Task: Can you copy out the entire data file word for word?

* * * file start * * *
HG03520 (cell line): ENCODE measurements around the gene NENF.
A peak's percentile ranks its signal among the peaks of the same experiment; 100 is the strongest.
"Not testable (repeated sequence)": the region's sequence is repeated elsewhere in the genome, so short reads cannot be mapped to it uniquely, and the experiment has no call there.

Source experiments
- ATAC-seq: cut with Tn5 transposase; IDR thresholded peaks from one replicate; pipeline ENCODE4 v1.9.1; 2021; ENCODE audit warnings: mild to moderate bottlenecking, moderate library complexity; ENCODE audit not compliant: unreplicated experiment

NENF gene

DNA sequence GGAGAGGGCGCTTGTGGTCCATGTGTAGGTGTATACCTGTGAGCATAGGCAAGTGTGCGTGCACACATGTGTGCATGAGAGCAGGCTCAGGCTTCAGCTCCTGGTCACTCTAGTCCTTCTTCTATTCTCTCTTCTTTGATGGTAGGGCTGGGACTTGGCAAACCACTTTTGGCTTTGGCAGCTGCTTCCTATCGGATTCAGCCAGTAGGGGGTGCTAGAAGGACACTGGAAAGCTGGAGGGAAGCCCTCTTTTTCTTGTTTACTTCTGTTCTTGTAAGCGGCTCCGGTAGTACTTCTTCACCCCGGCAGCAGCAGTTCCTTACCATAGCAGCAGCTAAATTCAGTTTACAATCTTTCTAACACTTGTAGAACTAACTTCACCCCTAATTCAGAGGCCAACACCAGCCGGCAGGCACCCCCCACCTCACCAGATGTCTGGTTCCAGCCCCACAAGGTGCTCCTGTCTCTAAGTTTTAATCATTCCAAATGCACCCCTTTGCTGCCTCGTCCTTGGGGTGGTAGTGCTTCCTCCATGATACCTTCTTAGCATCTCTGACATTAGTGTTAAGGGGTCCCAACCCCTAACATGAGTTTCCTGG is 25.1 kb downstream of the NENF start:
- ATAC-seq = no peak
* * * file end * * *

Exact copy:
HG03520 (cell line): ENCODE measurements around the gene NENF.
A peak's percentile ranks its signal among the peaks of the same experiment; 100 is the strongest.
"Not testable (repeated sequence)": the region's sequence is repeated elsewhere in the genome, so short reads cannot be mapped to it uniquely, and the experiment has no call there.

Source experiments
- ATAC-seq: cut with Tn5 transposase; IDR thresholded peaks from one replicate; pipeline ENCODE4 v1.9.1; 2021; ENCODE audit warnings: mild to moderate bottlenecking, moderate library complexity; ENCODE audit not compliant: unreplicated experiment

NENF gene

DNA sequence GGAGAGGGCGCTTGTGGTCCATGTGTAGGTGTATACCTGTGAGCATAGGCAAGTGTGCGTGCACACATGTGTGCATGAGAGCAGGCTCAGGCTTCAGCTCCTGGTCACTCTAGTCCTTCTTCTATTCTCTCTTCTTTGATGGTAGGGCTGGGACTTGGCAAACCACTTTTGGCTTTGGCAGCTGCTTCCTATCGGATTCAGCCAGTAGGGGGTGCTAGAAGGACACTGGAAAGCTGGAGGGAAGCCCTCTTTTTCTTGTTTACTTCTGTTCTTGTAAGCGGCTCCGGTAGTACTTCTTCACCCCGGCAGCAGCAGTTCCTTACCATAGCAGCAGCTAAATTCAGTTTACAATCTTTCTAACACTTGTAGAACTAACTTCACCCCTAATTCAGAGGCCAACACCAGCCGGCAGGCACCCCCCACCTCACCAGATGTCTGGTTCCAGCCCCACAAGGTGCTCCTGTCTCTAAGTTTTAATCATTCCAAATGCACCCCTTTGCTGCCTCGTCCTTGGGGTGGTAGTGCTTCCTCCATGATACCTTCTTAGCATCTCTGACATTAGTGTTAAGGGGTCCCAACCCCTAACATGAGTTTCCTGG is 25.1 kb downstream of the NENF start:
- ATAC-seq = no peak